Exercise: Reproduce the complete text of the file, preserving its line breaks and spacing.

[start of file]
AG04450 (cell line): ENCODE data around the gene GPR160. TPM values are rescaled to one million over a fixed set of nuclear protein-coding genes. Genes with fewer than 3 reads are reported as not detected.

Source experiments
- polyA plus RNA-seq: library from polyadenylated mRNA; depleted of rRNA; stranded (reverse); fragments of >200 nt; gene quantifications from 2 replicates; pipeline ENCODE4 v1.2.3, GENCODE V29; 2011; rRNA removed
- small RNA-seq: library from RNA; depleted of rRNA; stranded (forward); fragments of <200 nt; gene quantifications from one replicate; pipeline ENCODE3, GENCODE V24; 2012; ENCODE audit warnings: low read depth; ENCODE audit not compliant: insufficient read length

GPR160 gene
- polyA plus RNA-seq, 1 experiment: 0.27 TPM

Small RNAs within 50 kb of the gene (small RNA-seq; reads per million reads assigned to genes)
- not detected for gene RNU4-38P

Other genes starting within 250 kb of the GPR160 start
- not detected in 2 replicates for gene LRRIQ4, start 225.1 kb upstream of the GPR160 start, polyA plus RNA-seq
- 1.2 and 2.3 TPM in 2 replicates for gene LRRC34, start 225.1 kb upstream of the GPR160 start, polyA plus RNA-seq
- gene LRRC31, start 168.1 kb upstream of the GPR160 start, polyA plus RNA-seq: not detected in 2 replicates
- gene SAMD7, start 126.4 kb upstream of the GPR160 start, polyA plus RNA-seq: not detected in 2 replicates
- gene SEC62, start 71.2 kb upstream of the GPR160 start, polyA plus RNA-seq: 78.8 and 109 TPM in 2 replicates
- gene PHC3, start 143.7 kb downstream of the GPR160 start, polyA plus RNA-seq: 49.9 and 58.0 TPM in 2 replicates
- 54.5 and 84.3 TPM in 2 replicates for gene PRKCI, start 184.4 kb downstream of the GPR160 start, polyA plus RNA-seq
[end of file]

AG04450 (cell line): ENCODE data around the gene GPR160. TPM values are rescaled to one million over a fixed set of nuclear protein-coding genes. Genes with fewer than 3 reads are reported as not detected.

Source experiments
- polyA plus RNA-seq: library from polyadenylated mRNA; depleted of rRNA; stranded (reverse); fragments of >200 nt; gene quantifications from 2 replicates; pipeline ENCODE4 v1.2.3, GENCODE V29; 2011; rRNA removed
- small RNA-seq: library from RNA; depleted of rRNA; stranded (forward); fragments of <200 nt; gene quantifications from one replicate; pipeline ENCODE3, GENCODE V24; 2012; ENCODE audit warnings: low read depth; ENCODE audit not compliant: insufficient read length

GPR160 gene
- polyA plus RNA-seq, 1 experiment: 0.27 TPM

Small RNAs within 50 kb of the gene (small RNA-seq; reads per million reads assigned to genes)
- not detected for gene RNU4-38P

Other genes starting within 250 kb of the GPR160 start
- not detected in 2 replicates for gene LRRIQ4, start 225.1 kb upstream of the GPR160 start, polyA plus RNA-seq
- 1.2 and 2.3 TPM in 2 replicates for gene LRRC34, start 225.1 kb upstream of the GPR160 start, polyA plus RNA-seq
- gene LRRC31, start 168.1 kb upstream of the GPR160 start, polyA plus RNA-seq: not detected in 2 replicates
- gene SAMD7, start 126.4 kb upstream of the GPR160 start, polyA plus RNA-seq: not detected in 2 replicates
- gene SEC62, start 71.2 kb upstream of the GPR160 start, polyA plus RNA-seq: 78.8 and 109 TPM in 2 replicates
- gene PHC3, start 143.7 kb downstream of the GPR160 start, polyA plus RNA-seq: 49.9 and 58.0 TPM in 2 replicates
- 54.5 and 84.3 TPM in 2 replicates for gene PRKCI, start 184.4 kb downstream of the GPR160 start, polyA plus RNA-seq